Ask Ali: On Arabic dialects

Ali Al Saloom offers advice on Arabic dialects, and male and female socialising at work.

Dear Ali: How many Arabic languages and dialects do Arabs speak, and any tips on which dialect to learn? AN, Amsterdam

Dear AN: I couldn't help but smile at your question. It was the onset of Islam that helped spread the Arabic language over great distances in less than 1,000 years.

Keep in mind that the Arab world stretches from Asia to North Africa and consists of 22 countries. So naturally, we speak one language with many dialects. Each Arab region has its own variety of spoken Arabic, with its own accent and mix of classical and local words. Written Arabic is usually classical, apart from poetry and letters between friends.

Of the main divisions, Levantine Arabic, from the eastern Mediterranean, and Egyptian Arabic are understood by most Arabs, due to the popularity of films and television produced in these two regions.

Maghrebi Arabic comes from the Moroccan and north-west African region and is considered by some to be distinct from classical Arabic due to its Berber influences and the exposure of its speakers to European languages.

Around here, we have Gulf Arabic or Khaleeji - again, not a written but a spoken language. Within that, each GCC country has its own dialect as well, but we can easily communicate even if we tease each other about the way we speak!

If you want to learn Arabic, I would say that unless you plan to stay in the Gulf for a long time, you are probably better off going for the Egyptian or the Levantine, as a large portion of the population from those regions reside overseas and those dialects will be understood by Arabs around the world.

Kaif Halak?, Chef Halak?, Shakhbarak?, Shlonak?, Shahwaluk?, Kifak?, Kidayr?, Ashtawad?, Kayfa Haluka? All of these terms, in a variety of dialects, mean one thing in Arabic: "How are you doing?" The last one is the classical Arabic.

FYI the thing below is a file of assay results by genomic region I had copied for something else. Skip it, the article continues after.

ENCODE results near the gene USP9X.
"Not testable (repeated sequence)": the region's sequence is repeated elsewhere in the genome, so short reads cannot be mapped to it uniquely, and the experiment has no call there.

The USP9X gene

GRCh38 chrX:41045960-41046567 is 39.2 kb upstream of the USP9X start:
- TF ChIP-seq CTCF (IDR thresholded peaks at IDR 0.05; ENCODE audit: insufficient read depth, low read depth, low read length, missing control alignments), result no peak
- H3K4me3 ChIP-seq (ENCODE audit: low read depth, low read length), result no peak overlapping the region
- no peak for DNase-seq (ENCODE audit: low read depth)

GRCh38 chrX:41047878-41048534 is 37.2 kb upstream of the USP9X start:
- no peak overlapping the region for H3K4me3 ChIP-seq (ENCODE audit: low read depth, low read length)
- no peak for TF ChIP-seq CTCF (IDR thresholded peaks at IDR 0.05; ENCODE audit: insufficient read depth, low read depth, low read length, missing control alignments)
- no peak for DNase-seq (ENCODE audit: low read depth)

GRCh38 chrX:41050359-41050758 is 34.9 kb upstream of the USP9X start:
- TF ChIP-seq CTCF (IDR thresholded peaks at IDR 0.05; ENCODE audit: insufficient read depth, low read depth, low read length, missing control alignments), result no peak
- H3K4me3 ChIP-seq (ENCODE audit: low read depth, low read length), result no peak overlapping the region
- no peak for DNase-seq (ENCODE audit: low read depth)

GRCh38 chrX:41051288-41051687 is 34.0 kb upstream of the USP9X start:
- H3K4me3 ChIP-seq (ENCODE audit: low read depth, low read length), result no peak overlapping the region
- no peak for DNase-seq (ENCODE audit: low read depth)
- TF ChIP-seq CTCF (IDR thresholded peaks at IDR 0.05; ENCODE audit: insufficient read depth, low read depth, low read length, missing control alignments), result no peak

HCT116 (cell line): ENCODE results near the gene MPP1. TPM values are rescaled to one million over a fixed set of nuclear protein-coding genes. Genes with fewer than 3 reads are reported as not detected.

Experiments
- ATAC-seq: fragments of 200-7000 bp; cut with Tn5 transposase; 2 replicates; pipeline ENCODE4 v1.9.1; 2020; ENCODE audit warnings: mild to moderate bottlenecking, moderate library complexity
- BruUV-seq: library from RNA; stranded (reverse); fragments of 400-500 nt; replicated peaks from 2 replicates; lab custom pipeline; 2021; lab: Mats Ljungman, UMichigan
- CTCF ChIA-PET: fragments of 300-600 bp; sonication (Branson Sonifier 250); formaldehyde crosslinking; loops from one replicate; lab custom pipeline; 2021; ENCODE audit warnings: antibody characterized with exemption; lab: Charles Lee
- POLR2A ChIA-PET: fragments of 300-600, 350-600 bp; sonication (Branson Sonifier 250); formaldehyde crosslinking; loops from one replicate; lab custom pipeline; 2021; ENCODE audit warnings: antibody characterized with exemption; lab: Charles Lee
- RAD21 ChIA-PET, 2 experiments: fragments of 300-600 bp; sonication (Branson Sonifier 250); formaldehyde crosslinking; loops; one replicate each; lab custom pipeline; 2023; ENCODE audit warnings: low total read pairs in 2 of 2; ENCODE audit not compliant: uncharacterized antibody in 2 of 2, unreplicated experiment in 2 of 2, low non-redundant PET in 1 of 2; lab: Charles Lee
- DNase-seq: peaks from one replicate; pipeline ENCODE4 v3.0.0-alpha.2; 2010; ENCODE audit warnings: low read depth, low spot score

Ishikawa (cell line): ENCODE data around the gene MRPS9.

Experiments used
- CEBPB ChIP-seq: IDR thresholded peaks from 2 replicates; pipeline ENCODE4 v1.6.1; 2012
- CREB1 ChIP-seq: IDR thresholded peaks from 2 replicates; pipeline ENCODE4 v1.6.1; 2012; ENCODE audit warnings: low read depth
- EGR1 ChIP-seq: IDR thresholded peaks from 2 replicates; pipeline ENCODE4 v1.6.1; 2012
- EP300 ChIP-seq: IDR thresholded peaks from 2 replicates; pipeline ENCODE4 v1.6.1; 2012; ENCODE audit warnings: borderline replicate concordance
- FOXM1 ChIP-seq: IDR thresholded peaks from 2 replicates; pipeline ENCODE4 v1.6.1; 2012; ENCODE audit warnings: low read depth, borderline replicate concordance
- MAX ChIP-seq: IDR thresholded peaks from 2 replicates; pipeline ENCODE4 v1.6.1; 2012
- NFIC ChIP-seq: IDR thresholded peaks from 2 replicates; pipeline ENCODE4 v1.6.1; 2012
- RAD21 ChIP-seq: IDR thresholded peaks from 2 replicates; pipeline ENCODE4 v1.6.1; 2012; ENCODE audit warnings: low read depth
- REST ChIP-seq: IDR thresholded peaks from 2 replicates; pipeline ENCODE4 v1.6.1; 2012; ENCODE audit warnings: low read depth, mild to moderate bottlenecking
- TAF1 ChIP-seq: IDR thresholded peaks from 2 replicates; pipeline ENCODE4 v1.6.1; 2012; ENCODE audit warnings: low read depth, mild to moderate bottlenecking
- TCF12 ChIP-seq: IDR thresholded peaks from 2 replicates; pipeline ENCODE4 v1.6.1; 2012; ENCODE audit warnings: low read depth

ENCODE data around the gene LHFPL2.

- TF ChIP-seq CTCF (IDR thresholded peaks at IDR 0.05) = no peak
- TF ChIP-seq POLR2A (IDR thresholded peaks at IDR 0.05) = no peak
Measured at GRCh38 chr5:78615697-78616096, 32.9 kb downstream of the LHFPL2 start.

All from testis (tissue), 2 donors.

Dear Ali: My colleagues and I went out for a team lunch. We were a group of six people, males and females, from different countries, including a local lady. I noticed that there were Emirati men sitting across from our table who were staring at her in a rude way. Why do you think that was? RW, Abu Dhabi

Dear RW: Either they were just plain rude, or they were staring at the local lady because they were wondering why she was sitting with men. You see, as innocent and normal as that may seem to you, to Emiratis it is uncommon to witness such a situation because it's traditionally considered taboo for men and women who are unrelated to socialise in public.

Due to the employment of Emirati men and women in the private sector, companies often try to foster team bonding through activities such as the lunch you describe. Personally, I understand their viewpoint and I also don't see a problem when I take my colleagues to lunch together as a team.

As a cultural consultant, I like to see both sexes present so that they can represent themselves as professional individuals who add value in a predominantly foreign group. I see more of this happening in the future, and I guess people will just have to get away from the idea that the woman is doing something wrong.

As long as she conducted herself in a respectable manner in front of her colleagues, then she definitely wasn't doing anything wrong by joining you for lunch.

Language lesson

Arabic: Lahja

English: Dialect/accent

If you're a talking about a new colleague and want to tell your friend that he speaks in the Egyptian dialect, you can say "Zamili lahjeta Masriya", which means "My colleague's accent is Egyptian".